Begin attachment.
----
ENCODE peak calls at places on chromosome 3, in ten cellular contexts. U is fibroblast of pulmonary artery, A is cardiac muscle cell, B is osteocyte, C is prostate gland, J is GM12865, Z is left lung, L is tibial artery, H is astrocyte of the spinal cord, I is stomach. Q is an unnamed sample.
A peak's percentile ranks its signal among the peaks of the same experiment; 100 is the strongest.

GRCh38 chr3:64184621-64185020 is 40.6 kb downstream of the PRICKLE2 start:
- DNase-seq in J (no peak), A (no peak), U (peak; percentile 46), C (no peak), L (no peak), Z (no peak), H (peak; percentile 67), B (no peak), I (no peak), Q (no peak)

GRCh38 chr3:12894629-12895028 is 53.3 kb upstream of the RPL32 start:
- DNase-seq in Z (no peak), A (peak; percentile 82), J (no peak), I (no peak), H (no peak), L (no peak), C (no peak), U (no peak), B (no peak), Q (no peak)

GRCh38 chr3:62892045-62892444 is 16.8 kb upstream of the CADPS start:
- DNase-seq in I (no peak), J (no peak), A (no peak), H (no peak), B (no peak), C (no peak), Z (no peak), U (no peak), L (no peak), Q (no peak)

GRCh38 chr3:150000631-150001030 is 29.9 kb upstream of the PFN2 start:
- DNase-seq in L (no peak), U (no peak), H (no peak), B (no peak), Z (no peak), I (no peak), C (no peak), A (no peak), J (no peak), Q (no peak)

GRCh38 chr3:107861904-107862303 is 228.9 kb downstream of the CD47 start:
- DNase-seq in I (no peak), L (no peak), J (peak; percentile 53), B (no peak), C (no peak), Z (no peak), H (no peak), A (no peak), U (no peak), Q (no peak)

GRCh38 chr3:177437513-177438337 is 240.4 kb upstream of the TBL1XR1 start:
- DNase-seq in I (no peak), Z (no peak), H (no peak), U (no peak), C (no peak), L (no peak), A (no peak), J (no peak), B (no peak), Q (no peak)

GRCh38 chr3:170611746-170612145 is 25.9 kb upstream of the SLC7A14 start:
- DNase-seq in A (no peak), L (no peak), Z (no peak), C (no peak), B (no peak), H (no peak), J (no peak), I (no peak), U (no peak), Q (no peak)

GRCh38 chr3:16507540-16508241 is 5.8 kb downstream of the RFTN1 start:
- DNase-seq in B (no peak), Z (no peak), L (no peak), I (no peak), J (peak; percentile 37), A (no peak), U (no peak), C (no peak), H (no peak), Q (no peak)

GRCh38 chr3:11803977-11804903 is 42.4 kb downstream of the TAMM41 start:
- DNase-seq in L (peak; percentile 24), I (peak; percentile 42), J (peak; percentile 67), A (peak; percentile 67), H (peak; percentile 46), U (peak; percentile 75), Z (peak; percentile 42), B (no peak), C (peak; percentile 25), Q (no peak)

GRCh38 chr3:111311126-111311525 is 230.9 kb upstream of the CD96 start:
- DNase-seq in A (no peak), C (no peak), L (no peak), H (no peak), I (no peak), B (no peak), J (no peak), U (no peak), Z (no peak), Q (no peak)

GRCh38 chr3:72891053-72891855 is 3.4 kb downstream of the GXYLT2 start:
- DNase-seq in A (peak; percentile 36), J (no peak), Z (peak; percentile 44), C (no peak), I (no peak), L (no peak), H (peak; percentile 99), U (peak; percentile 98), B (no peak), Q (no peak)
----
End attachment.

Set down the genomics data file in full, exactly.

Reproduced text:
ENCODE peak calls at places on chromosome 3, in ten cellular contexts. U is fibroblast of pulmonary artery, A is cardiac muscle cell, B is osteocyte, C is prostate gland, J is GM12865, Z is left lung, L is tibial artery, H is astrocyte of the spinal cord, I is stomach. Q is an unnamed sample.
A peak's percentile ranks its signal among the peaks of the same experiment; 100 is the strongest.

GRCh38 chr3:64184621-64185020 is 40.6 kb downstream of the PRICKLE2 start:
- DNase-seq in J (no peak), A (no peak), U (peak; percentile 46), C (no peak), L (no peak), Z (no peak), H (peak; percentile 67), B (no peak), I (no peak), Q (no peak)

GRCh38 chr3:12894629-12895028 is 53.3 kb upstream of the RPL32 start:
- DNase-seq in Z (no peak), A (peak; percentile 82), J (no peak), I (no peak), H (no peak), L (no peak), C (no peak), U (no peak), B (no peak), Q (no peak)

GRCh38 chr3:62892045-62892444 is 16.8 kb upstream of the CADPS start:
- DNase-seq in I (no peak), J (no peak), A (no peak), H (no peak), B (no peak), C (no peak), Z (no peak), U (no peak), L (no peak), Q (no peak)

GRCh38 chr3:150000631-150001030 is 29.9 kb upstream of the PFN2 start:
- DNase-seq in L (no peak), U (no peak), H (no peak), B (no peak), Z (no peak), I (no peak), C (no peak), A (no peak), J (no peak), Q (no peak)

GRCh38 chr3:107861904-107862303 is 228.9 kb downstream of the CD47 start:
- DNase-seq in I (no peak), L (no peak), J (peak; percentile 53), B (no peak), C (no peak), Z (no peak), H (no peak), A (no peak), U (no peak), Q (no peak)

GRCh38 chr3:177437513-177438337 is 240.4 kb upstream of the TBL1XR1 start:
- DNase-seq in I (no peak), Z (no peak), H (no peak), U (no peak), C (no peak), L (no peak), A (no peak), J (no peak), B (no peak), Q (no peak)

GRCh38 chr3:170611746-170612145 is 25.9 kb upstream of the SLC7A14 start:
- DNase-seq in A (no peak), L (no peak), Z (no peak), C (no peak), B (no peak), H (no peak), J (no peak), I (no peak), U (no peak), Q (no peak)

GRCh38 chr3:16507540-16508241 is 5.8 kb downstream of the RFTN1 start:
- DNase-seq in B (no peak), Z (no peak), L (no peak), I (no peak), J (peak; percentile 37), A (no peak), U (no peak), C (no peak), H (no peak), Q (no peak)

GRCh38 chr3:11803977-11804903 is 42.4 kb downstream of the TAMM41 start:
- DNase-seq in L (peak; percentile 24), I (peak; percentile 42), J (peak; percentile 67), A (peak; percentile 67), H (peak; percentile 46), U (peak; percentile 75), Z (peak; percentile 42), B (no peak), C (peak; percentile 25), Q (no peak)

GRCh38 chr3:111311126-111311525 is 230.9 kb upstream of the CD96 start:
- DNase-seq in A (no peak), C (no peak), L (no peak), H (no peak), I (no peak), B (no peak), J (no peak), U (no peak), Z (no peak), Q (no peak)

GRCh38 chr3:72891053-72891855 is 3.4 kb downstream of the GXYLT2 start:
- DNase-seq in A (peak; percentile 36), J (no peak), Z (peak; percentile 44), C (no peak), I (no peak), L (no peak), H (peak; percentile 99), U (peak; percentile 98), B (no peak), Q (no peak)